Label-free photoacoustic microscopy of peripheral nerves
Peripheral neuropathy is a common neurological problem that affects millions of people worldwide. Diagnosis and treatment of this condition are often hindered by the difficulties in making objective, noninvasive measurements of nerve fibers. Photoacoustic microscopy (PAM) has the ability to obtain high resolution, specific images of peripheral nerves without exogenous contrast. We demonstrated the first proof-of-concept imaging of peripheral nerves using PAM. As validated by both standard histology and photoacoustic spectroscopy, the origin of photoacoustic signals is myelin, the primary source of lipids in the nerves. An extracted sciatic nerve sandwiched between two layers of chicken tissue was imaged by PAM to mimic the in vivo case. Ordered fibrous structures inside the nerve, caused by the bundles of myelin-coated axons, could be observed clearly. With further technical improvements, PAM can potentially be applied to monitor and diagnose peripheral neuropathies.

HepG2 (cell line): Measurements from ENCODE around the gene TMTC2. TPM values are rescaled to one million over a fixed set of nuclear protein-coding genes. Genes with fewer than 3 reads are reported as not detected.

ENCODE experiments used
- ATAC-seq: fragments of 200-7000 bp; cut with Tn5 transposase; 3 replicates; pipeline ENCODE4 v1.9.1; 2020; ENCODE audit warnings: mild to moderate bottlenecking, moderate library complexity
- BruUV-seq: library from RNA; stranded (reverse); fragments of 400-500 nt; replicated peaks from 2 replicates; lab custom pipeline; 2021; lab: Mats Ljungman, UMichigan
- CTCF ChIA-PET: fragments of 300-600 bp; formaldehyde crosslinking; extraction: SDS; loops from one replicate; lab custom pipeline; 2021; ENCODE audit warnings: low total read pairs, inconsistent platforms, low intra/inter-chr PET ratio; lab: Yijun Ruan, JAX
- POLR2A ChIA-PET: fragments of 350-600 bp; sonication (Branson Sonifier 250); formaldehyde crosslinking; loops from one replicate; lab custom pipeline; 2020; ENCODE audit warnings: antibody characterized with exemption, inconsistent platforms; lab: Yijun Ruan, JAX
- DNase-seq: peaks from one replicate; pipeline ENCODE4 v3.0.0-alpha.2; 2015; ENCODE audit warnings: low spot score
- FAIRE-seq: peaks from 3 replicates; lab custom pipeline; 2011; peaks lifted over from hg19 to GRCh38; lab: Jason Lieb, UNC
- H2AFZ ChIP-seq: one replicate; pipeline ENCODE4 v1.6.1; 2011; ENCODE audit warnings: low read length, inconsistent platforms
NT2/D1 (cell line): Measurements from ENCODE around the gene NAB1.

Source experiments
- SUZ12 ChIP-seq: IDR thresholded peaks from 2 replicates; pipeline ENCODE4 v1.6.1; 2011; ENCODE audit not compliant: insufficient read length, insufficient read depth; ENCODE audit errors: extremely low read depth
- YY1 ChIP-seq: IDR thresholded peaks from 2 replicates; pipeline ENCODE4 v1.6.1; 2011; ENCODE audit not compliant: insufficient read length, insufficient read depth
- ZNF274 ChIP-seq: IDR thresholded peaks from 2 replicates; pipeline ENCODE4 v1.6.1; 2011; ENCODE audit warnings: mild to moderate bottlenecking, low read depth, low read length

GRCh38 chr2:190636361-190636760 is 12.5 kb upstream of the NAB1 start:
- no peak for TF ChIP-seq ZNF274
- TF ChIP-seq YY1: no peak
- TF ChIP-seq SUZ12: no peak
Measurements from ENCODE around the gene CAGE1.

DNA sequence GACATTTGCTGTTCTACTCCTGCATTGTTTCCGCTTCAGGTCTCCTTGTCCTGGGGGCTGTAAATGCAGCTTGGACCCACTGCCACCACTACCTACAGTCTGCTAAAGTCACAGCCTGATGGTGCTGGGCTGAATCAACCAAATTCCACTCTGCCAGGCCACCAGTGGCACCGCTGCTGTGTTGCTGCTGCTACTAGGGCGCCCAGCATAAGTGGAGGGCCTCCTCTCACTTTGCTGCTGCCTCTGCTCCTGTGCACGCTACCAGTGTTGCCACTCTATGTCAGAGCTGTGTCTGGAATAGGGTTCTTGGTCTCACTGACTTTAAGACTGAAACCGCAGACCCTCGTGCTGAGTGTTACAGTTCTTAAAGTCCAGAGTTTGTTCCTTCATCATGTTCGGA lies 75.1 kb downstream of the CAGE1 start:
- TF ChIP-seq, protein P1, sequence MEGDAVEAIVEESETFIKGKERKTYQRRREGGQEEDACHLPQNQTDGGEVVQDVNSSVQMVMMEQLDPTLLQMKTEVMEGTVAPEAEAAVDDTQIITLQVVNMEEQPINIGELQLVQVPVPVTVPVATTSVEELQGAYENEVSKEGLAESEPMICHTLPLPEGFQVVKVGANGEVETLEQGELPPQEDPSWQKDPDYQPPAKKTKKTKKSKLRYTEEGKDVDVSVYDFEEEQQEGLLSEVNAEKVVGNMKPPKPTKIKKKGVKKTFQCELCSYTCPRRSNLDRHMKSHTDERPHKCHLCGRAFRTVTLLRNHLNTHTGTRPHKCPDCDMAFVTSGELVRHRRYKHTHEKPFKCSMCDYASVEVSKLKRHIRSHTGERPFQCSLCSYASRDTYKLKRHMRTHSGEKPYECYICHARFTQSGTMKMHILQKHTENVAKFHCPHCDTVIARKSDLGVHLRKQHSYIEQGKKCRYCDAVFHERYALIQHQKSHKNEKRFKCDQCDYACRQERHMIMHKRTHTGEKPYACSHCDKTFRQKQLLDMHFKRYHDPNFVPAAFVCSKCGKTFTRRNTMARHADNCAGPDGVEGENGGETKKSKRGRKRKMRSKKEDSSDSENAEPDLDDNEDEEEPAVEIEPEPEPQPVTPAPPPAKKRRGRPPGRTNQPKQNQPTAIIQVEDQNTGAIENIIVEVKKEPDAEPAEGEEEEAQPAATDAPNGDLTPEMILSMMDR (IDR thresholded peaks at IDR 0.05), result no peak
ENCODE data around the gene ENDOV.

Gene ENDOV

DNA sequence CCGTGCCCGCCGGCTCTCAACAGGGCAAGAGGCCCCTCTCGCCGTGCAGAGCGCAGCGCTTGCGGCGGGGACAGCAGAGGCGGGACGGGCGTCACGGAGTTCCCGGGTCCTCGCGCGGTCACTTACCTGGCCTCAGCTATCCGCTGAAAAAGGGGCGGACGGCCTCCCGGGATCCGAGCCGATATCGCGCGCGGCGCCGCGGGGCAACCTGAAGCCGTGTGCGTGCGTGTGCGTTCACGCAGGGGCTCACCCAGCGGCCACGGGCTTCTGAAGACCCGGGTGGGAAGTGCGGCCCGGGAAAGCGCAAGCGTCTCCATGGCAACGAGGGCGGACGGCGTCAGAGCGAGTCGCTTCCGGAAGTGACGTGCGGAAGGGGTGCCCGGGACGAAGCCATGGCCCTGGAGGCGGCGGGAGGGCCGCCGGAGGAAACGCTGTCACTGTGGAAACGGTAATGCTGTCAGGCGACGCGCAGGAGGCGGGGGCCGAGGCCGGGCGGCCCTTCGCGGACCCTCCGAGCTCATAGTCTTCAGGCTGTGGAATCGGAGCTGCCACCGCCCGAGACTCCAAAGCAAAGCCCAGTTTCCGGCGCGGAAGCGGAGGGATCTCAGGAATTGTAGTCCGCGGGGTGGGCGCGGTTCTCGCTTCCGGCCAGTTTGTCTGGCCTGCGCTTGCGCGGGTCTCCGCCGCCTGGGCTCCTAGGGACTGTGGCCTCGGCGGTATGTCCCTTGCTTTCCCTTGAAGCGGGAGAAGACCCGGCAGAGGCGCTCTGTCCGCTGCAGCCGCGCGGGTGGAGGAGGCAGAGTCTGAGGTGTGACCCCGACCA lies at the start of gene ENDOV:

Additional Information© 2014 SPIE. Paper 130677R received Sep. 17, 2013; revised manuscript received Dec. 4, 2013; accepted for publication Dec. 5, 2013; published online Jan. 6, 2014. This work was sponsored in part by the National Institutes of Health Grant Nos. DP1 EB016986 (NIH Director's Pioneer Award), R01 CA134539, and R01 CA159959. Lihong Wang has a financial interest in Microphotoacoustics, Inc. and Endra, Inc., which, however, did not support this work. Konstantin Maslov has a financial interest in Microphotoacoustics, Inc., which, however, did not support this work.
Published - JBO_19_1_016004.pdf